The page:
T: So you mean after the first term you get + 6 and then the next one you +6 again?

Ss: Yeah

T: How do you say that with your big girl/big boy pants on? I mean, if we want that to happen on every nth term?

Ss: Times Six

T: So if we said 6n, what does the "n" represent

Ss: The nth day, I mean the nth position

T: But does that work?

Ss: No! you have to add two for the ends that don't get shared.

T: So which of the various answers are now reasonable to eliminate? How can we test the answers that left ?

Blah, blah.

MTBoS, please let me know if I could have done a better job with the generalization of this pattern. What parts were good? I was completely unsure of how to end this lovely conversation. Suggestions? 

We are out here rocking the Blogosphere!

Just because I am teaching Advanced Algebra this year, doesn't mean I am going ignore my MS peeps. Love you Guys/Gals!

Linking up with Julie Reulbach for Sunday Funday Goals and Changes for the 2013-2014 School Year. (Check out the Sunday Funday last week for Ice Breakers)

So if I am saying this in public, then I am committed, right? Right!

  • 100% Engagement--my expectations from students--what this means for me is that I am so prepared, so into providing interesting, Goldilocks Challenging problems, that the students are that focused on math.
  • 100% Safe--We provide a safe environment for students to make mistakes, think aloud, and take risks.  
  • 100% Prepared for Trigonometry, Pre-Calculus, Calculus, and Statistics and mathematics beyond High School--rocking the common core state standards and keeping the growth mindset flourishing.
  • Including more useful technology--make sure my students have experiences that prepare them for taking the CCSS online. 
I think that is plenty. Keep me to these goals please. 

I am linking up with Carol at Real and irrational who is inviting High School Teachers to add to her First Day Activities for High School Math Teachers. ( This is really kicking my butt to remember all the years! I have notes in my planners like: Card Sort...and guess what? I have moved rooms so many times and packed up so many times, I have no idea what that means)

Here goes:  (90 minute block)


Finding your seat. I put students is groups of 4. As the students enter, they get an index card with an equation to solve or expression to reduce. Sometimes the number is related to trivia: The number of children Ms. Z has (2) , or silly, like what a golfer yells before he hits the ball. There are 8 sets, the students have to find their table and take one of the seats. It always a good idea for them to figure out if they are in the correct place with each other. The difficulty of the card relates to the subject.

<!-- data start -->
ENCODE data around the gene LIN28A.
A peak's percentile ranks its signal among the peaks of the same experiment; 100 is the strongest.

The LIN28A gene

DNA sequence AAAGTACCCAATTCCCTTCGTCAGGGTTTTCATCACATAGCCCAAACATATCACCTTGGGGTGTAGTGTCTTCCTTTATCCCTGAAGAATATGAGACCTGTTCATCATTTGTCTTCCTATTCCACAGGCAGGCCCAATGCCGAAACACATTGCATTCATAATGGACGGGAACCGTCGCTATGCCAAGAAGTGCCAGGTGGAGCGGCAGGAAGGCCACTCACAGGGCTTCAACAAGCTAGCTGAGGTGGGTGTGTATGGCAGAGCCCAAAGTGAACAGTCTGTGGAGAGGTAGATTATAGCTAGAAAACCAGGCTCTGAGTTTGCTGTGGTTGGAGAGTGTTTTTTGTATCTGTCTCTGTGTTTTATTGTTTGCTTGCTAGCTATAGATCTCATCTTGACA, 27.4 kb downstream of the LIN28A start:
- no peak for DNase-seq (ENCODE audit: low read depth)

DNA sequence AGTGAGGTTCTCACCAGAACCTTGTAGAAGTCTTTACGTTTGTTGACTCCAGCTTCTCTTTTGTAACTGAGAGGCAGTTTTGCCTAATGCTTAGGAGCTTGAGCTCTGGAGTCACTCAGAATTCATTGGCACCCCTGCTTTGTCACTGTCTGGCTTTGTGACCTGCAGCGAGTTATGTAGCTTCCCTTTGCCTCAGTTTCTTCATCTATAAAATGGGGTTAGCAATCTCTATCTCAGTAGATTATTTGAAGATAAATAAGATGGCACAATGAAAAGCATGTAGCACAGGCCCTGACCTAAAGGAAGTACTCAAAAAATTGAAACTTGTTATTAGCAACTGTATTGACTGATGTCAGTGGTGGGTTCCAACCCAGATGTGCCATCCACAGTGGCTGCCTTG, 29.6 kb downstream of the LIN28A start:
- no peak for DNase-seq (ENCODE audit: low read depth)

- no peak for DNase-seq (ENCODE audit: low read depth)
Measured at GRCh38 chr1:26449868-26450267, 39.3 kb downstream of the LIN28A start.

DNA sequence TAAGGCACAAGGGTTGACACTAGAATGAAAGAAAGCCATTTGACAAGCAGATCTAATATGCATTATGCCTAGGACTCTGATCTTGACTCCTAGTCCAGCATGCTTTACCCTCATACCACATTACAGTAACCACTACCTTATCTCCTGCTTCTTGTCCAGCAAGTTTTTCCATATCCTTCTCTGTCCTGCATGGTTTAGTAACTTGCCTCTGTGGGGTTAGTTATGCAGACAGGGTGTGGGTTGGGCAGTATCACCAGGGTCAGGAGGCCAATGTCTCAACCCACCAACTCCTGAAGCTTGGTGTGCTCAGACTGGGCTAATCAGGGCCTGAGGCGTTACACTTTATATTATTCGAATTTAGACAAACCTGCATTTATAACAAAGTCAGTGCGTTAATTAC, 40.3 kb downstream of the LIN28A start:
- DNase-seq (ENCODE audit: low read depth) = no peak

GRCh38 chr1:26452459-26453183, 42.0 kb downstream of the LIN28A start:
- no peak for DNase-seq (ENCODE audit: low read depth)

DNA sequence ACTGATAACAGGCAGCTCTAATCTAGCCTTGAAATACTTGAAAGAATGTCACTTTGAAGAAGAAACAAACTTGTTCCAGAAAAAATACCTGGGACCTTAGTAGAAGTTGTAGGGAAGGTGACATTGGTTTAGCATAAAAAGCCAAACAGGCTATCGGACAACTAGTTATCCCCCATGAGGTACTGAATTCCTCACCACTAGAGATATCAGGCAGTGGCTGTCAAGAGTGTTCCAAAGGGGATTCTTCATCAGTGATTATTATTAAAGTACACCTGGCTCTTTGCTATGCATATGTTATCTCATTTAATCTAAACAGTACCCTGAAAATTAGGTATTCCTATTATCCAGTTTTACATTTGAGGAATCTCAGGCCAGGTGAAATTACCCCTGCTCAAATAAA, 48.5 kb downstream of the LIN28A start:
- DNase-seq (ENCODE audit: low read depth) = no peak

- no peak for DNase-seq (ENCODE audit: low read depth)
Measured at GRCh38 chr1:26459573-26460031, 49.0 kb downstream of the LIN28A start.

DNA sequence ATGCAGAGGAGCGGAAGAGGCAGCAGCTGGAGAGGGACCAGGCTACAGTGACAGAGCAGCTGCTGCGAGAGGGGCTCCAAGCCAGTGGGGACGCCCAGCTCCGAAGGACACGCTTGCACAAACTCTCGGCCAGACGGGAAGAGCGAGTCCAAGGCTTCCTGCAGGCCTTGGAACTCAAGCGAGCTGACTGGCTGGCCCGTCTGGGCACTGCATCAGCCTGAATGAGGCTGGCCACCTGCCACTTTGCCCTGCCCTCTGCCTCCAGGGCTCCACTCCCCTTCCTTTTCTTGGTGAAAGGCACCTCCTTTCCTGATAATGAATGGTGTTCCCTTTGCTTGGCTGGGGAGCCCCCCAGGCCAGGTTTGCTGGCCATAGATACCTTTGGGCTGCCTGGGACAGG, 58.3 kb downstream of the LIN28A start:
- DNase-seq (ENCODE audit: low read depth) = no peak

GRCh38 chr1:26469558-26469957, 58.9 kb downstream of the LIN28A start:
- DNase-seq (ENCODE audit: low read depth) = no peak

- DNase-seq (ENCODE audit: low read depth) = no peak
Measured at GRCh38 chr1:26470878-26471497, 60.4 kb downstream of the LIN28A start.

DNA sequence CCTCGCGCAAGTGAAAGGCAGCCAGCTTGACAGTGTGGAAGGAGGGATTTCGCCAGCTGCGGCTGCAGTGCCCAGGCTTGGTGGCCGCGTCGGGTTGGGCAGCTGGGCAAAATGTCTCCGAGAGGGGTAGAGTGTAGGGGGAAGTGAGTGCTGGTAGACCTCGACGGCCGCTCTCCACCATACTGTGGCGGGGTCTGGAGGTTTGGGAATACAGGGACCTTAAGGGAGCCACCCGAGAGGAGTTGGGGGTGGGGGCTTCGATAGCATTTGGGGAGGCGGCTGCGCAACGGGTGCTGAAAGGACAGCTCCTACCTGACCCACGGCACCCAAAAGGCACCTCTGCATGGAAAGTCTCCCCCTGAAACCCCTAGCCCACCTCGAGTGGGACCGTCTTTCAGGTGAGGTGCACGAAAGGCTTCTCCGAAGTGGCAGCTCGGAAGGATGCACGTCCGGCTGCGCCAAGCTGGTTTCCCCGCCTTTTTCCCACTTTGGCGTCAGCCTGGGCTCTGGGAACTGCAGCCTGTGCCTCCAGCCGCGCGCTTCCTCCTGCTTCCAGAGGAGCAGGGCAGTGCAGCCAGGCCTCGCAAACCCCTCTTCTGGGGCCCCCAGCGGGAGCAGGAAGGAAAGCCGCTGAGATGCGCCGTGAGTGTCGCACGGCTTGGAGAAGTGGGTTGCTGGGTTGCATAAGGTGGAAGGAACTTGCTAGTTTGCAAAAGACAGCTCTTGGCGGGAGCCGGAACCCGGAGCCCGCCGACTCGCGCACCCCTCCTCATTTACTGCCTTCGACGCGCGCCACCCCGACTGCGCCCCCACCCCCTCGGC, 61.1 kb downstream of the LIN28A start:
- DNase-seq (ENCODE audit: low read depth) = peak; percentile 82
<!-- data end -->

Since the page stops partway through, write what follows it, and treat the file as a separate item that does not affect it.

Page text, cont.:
Students get the mindset straight away "This is a math class and we do mathy things, even on the first day."


Students find a "mathography"
survey at their table that they can begin filling out.  Also, there are very bright card stock "calling cards, " that have my email and the class website on the front and a supply list on the back.


We all need time to find the classroom, I need to take role, I want the students to know right away that I care about who they are,  and I don't want to overwhelm the students on the first day with a big 'ol long syllabus with a bunch of dense language making their heads spin. They need to get the essentials right away.


Uncommon Commonalities:

The students make 2 concentric circles on a piece of paper. Then quarter the rings. First they write their names in each section and something unique about them. Then in the center they have to figure out something they all have in common. (No age, grade, where they live...gotta dig deeper!) We then go around the room and introduce ourselves. (I have the eldest be the speaker, the youngest be the scribe)


It is important for the students to get to know each other and I use this activity for my first seating chart.


Ignite speech. First time for this. Running with Andrew Stadel.


Why are we here? I notice and I wonder. Setting the tone of collaboration and grit, self-determination and growth mindset.


I have done many math tasks, depending on what I am teaching.

For Algebra I start with 4 fours. Students need to number their papers 0 -10. They must use exactly 4 fours and any operations to achieve the values from 0 to 10. I have them work silently at first, then in pairs, then in whole table groups. We do a whip at the end.

For Geometry and Advanced Algebra I have started with CPM's: Yarns.
Basically the students get a length of yarn per table. They then must build a square, a 5-pointed star, a square based pyramid, etc...

For Pre-Calculus we start right away with family of functions. Tell me everything you know.


Working together, working on math tasks, students get a feel for what assumed knowledge I am expecting.

Changed Actions for this fall because I am smarter and wiser and taking Jo Boaler's How to Learn Maths Class, a Stanford supported MOOC.:

Instead of the above Action, I am starting both Geometry and Advanced Algebra with a number talk. (See Jo's Class for this).


We all have something to bring to the table. Math study is fluid, not static.